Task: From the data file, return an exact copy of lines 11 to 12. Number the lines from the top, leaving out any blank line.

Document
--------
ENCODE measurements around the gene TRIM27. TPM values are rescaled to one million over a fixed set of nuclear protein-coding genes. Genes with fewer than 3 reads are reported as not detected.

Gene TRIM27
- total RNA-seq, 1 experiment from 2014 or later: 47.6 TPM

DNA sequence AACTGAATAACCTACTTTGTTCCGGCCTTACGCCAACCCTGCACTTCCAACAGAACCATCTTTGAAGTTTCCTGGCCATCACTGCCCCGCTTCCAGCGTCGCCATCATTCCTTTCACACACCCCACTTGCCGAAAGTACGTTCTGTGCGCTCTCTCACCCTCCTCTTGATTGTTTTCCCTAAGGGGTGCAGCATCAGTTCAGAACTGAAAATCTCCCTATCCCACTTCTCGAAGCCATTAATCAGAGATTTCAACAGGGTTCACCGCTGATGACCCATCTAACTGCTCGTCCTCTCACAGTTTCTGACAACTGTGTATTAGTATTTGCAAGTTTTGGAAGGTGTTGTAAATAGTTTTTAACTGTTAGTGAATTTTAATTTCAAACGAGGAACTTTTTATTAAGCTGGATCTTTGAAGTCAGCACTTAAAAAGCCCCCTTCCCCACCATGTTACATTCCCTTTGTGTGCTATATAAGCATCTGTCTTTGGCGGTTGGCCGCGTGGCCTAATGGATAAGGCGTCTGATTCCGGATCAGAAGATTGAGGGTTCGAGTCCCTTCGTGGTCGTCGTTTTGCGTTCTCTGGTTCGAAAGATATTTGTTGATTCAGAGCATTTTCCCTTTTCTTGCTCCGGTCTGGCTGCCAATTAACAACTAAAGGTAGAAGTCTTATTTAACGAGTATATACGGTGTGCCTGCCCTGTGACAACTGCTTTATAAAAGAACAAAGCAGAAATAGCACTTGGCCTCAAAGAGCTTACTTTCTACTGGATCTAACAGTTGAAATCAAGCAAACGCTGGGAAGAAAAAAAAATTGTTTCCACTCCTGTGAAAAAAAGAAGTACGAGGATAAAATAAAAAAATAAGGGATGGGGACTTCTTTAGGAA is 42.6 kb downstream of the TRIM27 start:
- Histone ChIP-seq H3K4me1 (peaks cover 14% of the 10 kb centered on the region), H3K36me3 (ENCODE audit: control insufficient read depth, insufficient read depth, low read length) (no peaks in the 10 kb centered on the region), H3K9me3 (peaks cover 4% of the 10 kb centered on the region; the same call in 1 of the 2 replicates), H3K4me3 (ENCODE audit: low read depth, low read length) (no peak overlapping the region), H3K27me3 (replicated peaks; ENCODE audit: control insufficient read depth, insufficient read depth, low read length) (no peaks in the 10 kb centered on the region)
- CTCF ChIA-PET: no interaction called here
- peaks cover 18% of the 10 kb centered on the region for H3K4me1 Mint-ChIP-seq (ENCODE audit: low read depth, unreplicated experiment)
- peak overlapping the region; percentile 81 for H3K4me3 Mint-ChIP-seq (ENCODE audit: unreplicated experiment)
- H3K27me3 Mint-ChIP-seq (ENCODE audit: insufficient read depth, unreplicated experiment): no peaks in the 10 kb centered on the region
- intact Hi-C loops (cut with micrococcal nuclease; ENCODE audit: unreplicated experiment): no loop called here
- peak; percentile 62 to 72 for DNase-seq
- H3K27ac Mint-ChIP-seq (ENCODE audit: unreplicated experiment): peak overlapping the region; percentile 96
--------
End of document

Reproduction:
- peak; percentile 62 to 72 for DNase-seq
- H3K27ac Mint-ChIP-seq (ENCODE audit: unreplicated experiment): peak overlapping the region; percentile 96